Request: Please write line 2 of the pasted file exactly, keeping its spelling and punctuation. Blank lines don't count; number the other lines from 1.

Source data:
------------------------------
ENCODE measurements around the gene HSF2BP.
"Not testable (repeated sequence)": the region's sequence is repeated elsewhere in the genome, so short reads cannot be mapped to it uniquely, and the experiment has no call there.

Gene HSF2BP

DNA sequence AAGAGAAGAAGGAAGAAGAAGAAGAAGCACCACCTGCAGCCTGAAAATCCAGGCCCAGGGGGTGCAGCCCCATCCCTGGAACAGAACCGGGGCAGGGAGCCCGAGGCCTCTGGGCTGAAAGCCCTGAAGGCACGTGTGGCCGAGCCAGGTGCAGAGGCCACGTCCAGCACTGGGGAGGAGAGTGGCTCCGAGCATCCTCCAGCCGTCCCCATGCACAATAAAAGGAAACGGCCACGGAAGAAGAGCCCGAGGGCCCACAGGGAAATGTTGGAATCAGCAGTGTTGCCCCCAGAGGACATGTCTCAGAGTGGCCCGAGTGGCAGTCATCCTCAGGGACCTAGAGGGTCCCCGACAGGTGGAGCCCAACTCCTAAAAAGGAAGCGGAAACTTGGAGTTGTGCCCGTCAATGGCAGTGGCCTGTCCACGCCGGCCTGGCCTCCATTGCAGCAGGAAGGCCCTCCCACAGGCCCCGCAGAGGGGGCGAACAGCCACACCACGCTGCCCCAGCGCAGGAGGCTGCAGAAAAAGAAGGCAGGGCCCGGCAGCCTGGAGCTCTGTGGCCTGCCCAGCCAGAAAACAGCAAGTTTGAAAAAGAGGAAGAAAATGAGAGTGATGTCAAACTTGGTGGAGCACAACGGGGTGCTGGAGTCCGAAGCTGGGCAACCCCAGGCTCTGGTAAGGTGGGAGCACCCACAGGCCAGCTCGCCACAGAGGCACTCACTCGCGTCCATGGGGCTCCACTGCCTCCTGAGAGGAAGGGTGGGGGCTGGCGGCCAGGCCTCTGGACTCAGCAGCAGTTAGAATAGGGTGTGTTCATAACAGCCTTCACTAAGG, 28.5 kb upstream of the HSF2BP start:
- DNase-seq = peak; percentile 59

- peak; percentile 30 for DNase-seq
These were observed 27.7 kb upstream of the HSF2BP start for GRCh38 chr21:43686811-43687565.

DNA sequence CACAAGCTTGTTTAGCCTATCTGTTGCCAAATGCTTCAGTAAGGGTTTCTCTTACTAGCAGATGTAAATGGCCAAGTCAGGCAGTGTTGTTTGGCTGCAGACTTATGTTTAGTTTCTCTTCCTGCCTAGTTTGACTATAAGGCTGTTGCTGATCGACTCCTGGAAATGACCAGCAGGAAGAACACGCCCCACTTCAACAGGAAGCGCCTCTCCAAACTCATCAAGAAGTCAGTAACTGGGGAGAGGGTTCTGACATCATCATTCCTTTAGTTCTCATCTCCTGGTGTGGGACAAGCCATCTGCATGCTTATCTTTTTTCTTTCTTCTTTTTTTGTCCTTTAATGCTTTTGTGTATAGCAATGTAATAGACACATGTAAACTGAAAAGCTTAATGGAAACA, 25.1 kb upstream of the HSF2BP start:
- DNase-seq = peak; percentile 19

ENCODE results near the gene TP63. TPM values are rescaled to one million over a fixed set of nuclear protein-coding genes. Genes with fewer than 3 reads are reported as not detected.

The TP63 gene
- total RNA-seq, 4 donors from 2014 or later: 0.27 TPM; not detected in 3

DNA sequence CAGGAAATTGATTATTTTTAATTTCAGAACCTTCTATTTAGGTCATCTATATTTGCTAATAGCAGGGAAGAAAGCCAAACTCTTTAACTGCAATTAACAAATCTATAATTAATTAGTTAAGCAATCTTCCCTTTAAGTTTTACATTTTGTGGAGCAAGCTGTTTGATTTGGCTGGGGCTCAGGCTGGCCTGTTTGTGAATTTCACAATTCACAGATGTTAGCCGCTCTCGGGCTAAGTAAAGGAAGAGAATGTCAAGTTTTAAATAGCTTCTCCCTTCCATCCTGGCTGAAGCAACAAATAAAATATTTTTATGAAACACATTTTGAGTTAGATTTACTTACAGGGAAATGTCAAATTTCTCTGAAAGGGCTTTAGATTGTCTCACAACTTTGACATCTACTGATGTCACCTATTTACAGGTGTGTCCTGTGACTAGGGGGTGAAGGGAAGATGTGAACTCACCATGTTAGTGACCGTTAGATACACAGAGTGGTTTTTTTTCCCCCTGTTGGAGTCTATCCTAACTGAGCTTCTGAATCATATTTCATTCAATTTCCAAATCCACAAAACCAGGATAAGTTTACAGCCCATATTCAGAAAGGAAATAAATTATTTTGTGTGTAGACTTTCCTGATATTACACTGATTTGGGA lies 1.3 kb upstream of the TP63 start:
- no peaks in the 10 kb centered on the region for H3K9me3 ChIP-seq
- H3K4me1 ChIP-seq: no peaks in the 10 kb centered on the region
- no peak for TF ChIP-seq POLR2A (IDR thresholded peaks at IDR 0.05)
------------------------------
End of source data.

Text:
"Not testable (repeated sequence)": the region's sequence is repeated elsewhere in the genome, so short reads cannot be mapped to it uniquely, and the experiment has no call there.